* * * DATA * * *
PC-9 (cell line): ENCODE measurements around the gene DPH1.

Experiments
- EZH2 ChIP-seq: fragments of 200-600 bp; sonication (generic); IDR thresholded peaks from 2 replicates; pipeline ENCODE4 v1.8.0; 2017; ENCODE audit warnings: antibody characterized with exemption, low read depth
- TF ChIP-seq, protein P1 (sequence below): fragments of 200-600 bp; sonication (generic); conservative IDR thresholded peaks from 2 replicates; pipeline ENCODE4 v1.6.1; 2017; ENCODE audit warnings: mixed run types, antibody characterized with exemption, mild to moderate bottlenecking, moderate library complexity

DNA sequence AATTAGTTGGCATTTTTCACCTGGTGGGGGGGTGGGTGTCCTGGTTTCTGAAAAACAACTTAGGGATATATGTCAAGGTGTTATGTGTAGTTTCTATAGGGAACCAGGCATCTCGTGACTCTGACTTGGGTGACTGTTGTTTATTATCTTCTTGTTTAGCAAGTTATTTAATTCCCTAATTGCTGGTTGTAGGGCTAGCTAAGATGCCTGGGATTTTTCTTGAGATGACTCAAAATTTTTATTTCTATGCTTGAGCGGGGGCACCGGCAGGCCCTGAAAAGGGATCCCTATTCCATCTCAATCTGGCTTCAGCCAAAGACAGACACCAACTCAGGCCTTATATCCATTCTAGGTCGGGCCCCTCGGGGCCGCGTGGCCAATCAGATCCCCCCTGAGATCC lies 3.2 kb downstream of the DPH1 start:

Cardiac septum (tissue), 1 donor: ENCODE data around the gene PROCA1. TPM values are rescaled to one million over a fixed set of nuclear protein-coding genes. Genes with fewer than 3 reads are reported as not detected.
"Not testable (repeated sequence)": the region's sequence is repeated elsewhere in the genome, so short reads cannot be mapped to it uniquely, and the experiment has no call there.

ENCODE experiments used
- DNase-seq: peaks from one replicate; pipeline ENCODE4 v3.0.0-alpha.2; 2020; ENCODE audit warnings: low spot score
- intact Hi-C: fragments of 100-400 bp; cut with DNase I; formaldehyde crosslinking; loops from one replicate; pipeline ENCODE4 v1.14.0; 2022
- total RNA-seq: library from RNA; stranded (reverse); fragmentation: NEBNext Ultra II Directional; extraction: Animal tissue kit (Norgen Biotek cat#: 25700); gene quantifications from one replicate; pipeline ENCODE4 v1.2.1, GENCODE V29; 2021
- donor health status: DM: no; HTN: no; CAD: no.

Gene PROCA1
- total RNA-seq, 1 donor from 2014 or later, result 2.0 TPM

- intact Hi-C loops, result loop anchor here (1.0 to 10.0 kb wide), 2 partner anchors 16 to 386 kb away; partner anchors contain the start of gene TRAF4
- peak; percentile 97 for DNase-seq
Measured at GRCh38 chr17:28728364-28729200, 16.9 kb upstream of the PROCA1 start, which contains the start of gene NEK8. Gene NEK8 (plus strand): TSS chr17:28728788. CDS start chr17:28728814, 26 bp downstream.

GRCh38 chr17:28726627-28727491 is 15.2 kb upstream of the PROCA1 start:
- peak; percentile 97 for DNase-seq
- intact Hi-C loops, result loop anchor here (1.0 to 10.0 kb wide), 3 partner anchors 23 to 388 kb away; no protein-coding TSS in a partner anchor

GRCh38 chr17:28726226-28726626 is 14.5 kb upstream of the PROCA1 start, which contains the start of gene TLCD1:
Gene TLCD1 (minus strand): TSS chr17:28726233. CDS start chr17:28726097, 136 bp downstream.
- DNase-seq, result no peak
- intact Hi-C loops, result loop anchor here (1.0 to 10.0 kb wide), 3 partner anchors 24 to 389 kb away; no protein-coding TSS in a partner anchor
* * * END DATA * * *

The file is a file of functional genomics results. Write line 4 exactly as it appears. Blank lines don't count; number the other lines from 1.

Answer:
- TF ChIP-seq, protein P1 (sequence below): fragments of 200-600 bp; sonication (generic); conservative IDR thresholded peaks from 2 replicates; pipeline ENCODE4 v1.6.1; 2017; ENCODE audit warnings: mixed run types, antibody characterized with exemption, mild to moderate bottlenecking, moderate library complexity